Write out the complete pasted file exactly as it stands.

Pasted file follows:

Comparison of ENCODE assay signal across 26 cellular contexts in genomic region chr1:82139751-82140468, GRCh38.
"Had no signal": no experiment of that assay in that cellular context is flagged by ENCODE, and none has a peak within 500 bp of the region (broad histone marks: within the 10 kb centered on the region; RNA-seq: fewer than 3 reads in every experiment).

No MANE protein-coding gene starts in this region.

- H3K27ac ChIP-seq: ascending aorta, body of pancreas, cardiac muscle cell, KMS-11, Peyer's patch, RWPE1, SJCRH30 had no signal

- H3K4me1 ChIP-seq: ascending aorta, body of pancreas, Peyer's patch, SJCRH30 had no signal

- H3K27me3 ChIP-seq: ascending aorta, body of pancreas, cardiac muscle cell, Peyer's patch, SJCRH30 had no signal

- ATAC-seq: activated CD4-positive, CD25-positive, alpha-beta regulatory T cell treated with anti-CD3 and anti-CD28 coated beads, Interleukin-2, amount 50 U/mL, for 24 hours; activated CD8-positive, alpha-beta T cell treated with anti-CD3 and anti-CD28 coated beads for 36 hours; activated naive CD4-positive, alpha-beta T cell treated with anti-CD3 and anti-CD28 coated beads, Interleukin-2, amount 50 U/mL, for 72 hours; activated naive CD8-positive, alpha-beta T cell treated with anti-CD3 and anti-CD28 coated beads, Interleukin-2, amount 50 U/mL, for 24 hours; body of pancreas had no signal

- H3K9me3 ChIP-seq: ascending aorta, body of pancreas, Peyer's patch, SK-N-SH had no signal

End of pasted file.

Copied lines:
Comparison of ENCODE assay signal across 26 cellular contexts in genomic region chr1:82139751-82140468, GRCh38.
"Had no signal": no experiment of that assay in that cellular context is flagged by ENCODE, and none has a peak within 500 bp of the region (broad histone marks: within the 10 kb centered on the region; RNA-seq: fewer than 3 reads in every experiment).

No MANE protein-coding gene starts in this region.

- H3K27ac ChIP-seq: ascending aorta, body of pancreas, cardiac muscle cell, KMS-11, Peyer's patch, RWPE1, SJCRH30 had no signal

- H3K4me1 ChIP-seq: ascending aorta, body of pancreas, Peyer's patch, SJCRH30 had no signal

- H3K27me3 ChIP-seq: ascending aorta, body of pancreas, cardiac muscle cell, Peyer's patch, SJCRH30 had no signal

- ATAC-seq: activated CD4-positive, CD25-positive, alpha-beta regulatory T cell treated with anti-CD3 and anti-CD28 coated beads, Interleukin-2, amount 50 U/mL, for 24 hours; activated CD8-positive, alpha-beta T cell treated with anti-CD3 and anti-CD28 coated beads for 36 hours; activated naive CD4-positive, alpha-beta T cell treated with anti-CD3 and anti-CD28 coated beads, Interleukin-2, amount 50 U/mL, for 72 hours; activated naive CD8-positive, alpha-beta T cell treated with anti-CD3 and anti-CD28 coated beads, Interleukin-2, amount 50 U/mL, for 24 hours; body of pancreas had no signal

- H3K9me3 ChIP-seq: ascending aorta, body of pancreas, Peyer's patch, SK-N-SH had no signal